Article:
The Giants did not guarantee a return to the big leagues, but the coast is clearing up. Eduardo Nuñez, the incumbent at third, is Bobby Evans’ best trade chip and could be gone by August 1. Christian Arroyo is on the minor league disabled list. Ryder Jones will play all over the field with Sandoval returning to Sacramento. Jae-gyun Hwang was optioned back to Triple-A on Saturday and faces an uncertain future in the organization. 

The history of this organization says that if Sandoval shows anything at all, he will be back at AT&T Park before the season is up. At that point, he’ll have to sit down with some teammates and coaches and possibly explain himself. There is more to this than an article written three years ago. It was an open secret that Sandoval was ready to move on, and he had some fun waving goodbye to fans at the 2014 parade. If and when he does return, Sandoval will hope for the best from a fan base that is divided on his return. He did his part to heal some wounds Saturday, signing autographs on his way out of the park.

For now, Sandoval said he’s ready for his second chance. 

“At the end of the day,” he said, “I’m happy to be back.”

Giants sign Pablo Sandoval to minor league deal

Giants sign Pablo Sandoval to minor league deal

SAN FRANCISCO — Three years after departing for what he thought would be a better fit, Pablo Sandoval has returned. 

The third baseman, a key cog in the dynasty the Giants built earlier this decade, re-signed with the organization on a minor league deal on Saturday morning. Sandoval will join Class-A San Jose immediately and move on to Triple-A Sacramento on Tuesday. He was in the AT&T Park clubhouse on Saturday to take a physical.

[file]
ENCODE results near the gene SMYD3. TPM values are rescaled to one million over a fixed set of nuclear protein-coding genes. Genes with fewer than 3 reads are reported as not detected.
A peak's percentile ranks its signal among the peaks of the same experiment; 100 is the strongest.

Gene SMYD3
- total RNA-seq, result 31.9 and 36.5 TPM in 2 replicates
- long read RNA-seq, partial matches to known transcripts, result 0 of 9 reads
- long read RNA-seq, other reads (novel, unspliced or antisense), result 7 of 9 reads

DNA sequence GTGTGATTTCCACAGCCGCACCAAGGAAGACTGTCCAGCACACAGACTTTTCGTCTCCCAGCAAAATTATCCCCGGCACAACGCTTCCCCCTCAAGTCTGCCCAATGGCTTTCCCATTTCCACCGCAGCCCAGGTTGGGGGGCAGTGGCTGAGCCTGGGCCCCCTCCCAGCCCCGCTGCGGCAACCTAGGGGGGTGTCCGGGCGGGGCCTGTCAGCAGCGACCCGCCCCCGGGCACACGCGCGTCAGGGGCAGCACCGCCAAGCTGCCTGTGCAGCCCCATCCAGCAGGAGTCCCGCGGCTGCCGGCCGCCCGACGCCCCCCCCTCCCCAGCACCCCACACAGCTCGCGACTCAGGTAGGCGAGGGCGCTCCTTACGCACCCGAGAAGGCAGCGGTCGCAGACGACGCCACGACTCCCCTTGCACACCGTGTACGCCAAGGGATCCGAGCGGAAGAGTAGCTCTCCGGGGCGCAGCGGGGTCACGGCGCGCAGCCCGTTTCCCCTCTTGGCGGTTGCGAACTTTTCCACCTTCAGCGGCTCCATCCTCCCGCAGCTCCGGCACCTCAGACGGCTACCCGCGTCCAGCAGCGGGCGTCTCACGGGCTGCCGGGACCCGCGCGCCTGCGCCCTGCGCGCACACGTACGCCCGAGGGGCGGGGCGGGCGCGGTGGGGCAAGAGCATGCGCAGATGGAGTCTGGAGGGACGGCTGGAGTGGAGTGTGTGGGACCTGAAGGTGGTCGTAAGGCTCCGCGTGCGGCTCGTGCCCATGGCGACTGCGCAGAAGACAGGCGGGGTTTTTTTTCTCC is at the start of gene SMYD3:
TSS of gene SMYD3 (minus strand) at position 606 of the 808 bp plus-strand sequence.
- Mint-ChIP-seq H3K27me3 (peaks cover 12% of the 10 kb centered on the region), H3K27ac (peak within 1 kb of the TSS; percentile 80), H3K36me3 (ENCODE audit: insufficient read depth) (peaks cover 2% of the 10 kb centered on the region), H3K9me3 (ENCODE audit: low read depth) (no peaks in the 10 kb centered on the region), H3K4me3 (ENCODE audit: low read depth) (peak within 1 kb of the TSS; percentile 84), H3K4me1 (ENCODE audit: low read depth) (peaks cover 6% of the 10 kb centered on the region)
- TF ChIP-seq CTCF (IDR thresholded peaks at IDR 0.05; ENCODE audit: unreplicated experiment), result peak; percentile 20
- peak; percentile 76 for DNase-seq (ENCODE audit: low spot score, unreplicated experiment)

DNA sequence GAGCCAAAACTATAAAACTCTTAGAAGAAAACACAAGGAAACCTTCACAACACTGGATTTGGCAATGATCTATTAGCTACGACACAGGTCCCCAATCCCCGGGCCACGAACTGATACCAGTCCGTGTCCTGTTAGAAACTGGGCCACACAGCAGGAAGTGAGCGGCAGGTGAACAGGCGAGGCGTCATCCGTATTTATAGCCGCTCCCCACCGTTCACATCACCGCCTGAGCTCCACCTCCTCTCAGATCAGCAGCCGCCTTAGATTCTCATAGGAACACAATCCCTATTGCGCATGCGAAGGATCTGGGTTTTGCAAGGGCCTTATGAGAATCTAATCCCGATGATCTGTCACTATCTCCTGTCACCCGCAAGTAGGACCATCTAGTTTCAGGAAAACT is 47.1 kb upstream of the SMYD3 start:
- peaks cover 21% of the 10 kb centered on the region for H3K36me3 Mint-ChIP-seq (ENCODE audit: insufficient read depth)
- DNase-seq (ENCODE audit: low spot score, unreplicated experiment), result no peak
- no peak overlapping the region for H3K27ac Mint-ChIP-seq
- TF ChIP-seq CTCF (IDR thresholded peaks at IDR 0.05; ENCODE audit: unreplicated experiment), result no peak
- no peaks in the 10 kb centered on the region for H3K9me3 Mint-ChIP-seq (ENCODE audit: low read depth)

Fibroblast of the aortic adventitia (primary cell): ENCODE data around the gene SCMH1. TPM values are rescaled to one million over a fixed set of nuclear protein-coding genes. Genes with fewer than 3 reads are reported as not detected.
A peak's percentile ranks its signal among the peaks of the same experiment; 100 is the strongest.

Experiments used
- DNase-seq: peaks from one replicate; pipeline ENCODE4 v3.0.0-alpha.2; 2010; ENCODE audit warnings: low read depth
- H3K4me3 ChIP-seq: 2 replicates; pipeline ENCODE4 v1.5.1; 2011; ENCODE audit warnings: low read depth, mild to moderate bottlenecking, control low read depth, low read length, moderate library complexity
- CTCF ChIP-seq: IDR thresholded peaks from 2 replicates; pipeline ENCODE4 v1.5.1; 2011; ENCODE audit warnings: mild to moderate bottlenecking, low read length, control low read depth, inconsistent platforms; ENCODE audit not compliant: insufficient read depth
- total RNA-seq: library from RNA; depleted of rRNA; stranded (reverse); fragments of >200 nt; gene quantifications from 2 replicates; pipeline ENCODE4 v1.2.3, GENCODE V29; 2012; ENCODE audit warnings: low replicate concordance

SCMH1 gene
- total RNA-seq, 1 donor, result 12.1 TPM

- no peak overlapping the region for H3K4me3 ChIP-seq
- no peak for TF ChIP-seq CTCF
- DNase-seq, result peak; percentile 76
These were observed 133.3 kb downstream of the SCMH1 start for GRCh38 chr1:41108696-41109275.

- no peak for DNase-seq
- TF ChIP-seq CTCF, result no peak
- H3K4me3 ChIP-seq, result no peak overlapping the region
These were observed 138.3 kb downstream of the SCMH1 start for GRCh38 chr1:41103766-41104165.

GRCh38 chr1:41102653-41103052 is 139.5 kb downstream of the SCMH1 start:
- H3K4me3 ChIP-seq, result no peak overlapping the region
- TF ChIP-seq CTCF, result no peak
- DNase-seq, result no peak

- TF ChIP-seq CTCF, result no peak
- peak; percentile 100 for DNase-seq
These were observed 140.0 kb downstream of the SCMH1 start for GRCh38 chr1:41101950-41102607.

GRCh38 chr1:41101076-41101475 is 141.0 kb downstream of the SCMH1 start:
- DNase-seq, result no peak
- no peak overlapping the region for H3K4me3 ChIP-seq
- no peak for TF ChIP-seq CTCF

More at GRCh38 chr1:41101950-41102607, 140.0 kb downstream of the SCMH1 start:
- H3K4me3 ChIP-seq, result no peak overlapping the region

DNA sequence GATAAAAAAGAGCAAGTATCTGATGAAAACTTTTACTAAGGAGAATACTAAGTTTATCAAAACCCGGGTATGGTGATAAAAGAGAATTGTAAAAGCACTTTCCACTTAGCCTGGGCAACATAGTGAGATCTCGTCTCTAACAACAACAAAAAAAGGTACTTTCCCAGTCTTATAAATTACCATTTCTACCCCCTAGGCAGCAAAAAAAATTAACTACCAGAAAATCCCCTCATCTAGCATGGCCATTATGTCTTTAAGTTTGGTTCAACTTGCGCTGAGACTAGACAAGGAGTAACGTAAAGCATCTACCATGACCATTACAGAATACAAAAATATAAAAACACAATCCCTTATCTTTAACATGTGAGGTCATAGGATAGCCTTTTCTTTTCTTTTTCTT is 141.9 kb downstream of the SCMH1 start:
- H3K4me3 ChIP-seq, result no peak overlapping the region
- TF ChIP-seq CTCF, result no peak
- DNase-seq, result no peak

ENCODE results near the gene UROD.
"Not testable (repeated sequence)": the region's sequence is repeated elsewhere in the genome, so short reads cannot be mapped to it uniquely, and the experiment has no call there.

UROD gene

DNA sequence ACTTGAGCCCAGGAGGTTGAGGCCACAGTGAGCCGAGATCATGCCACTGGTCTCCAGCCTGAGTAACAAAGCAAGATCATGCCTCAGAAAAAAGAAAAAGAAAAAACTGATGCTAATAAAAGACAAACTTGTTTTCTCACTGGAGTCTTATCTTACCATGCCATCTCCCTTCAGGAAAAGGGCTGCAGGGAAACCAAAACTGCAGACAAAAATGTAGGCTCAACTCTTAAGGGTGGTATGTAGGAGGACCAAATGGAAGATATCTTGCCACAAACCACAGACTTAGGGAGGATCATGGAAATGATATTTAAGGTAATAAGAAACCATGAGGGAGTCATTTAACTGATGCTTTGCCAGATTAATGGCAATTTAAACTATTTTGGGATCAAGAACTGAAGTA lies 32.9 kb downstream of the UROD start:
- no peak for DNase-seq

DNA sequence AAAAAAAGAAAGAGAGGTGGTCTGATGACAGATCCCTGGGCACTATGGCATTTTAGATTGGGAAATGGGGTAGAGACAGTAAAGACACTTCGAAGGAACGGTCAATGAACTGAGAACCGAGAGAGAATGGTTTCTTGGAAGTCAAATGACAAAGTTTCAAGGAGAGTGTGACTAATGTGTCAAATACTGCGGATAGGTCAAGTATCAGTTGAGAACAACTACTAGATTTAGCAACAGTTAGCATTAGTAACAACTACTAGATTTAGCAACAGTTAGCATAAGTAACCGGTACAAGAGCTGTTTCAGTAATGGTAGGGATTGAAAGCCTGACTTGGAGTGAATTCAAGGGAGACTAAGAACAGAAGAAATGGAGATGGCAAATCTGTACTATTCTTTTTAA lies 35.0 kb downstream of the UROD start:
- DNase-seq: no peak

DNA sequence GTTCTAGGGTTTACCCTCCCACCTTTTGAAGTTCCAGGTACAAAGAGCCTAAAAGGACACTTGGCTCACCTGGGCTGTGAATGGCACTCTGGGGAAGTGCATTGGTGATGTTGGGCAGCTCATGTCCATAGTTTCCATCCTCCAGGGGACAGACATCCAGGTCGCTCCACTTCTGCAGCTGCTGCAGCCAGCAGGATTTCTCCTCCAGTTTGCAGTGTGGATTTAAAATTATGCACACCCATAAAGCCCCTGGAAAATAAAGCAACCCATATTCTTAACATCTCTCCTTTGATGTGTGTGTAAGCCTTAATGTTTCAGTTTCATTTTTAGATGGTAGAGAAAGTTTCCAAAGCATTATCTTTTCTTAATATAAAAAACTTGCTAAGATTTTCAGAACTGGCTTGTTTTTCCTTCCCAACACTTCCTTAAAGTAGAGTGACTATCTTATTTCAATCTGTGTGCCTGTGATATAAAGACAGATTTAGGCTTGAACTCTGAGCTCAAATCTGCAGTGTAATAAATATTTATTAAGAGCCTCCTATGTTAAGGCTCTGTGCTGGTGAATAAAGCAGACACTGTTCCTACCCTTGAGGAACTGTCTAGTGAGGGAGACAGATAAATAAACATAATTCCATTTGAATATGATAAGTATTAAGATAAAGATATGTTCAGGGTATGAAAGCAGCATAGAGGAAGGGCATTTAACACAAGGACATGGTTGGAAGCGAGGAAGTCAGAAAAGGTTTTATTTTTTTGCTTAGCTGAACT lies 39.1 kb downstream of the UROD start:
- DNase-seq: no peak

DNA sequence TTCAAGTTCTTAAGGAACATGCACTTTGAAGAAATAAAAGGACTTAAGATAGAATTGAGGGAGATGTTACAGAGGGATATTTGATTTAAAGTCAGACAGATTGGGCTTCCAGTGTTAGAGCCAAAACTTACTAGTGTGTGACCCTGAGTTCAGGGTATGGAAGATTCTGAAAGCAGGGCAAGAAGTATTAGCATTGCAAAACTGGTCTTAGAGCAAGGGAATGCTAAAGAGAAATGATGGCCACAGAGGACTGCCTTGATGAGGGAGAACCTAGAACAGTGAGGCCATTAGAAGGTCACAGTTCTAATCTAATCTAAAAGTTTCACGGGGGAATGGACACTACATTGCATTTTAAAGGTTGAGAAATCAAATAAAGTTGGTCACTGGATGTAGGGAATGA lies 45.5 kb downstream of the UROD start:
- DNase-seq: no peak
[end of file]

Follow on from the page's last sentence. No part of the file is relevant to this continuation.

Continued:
Sandoval, now 30 years old, spent the first seven years of his career in San Francisco, batting .294 with 106 homers amid battles with his weight and inconsistency. The Giants never quite got on the same page with Sandoval when it came to his conditioning, and he alternated between being a valued power hitter in the middle of their lineup and sitting on the verge of being replaced. 

In Boston, there were no such highs. Sandoval played just 161 games over three seasons, batting .237 with 14 homers, and playing poor defense. He posted a negative Wins Above Replacement in all three seasons with the Red Sox and he was designated for assignment last week. Sandoval twice cleared waivers, so the Red Sox are on the hook for the remainder of a five-year, $95 million contract. 

The Giants have not yet commented publicly about Sandoval, citing tampering rules. The view from team employees seems to be that there’s little risk in signing a former fan favorite who comes essentially for free. With Christian Arroyo on the disabled list, Sandoval will not be blocking one of the organization’s top prospects, although you can argue that a last-place team would be better served looking at players like Ryder Jones.

Most players were guarded in their comments this week. Hunter Pence, the lone player mentioned in a positive light by Sandoval in a scathing article after his departure, said he is excited for a reunion. Others offered some version of, “If he helps us win, so be it.” 

It’s unclear if Sandoval can still do that, and multiple team officials, speaking on background this week, said it’s a coin flip whether Sandoval ever returns to the majors. Still, the Giants are willing to flip that coin, and their history says they don't sign veterans and leave them in the minors.